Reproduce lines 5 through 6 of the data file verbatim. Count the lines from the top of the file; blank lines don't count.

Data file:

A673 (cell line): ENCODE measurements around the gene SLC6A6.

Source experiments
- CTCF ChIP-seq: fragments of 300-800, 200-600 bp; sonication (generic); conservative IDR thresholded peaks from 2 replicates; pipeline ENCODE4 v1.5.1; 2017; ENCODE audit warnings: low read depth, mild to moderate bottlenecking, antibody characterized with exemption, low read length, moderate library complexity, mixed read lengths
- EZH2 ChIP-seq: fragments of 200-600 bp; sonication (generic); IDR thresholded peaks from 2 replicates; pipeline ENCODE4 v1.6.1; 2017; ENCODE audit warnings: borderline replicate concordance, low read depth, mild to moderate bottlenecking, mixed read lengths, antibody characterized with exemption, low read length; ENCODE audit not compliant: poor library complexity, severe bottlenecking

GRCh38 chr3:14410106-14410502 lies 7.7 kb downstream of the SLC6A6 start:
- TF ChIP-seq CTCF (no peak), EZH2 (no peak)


GRCh38 chr3:14410106-14410502 lies 7.7 kb downstream of the SLC6A6 start:
- TF ChIP-seq CTCF (no peak), EZH2 (no peak)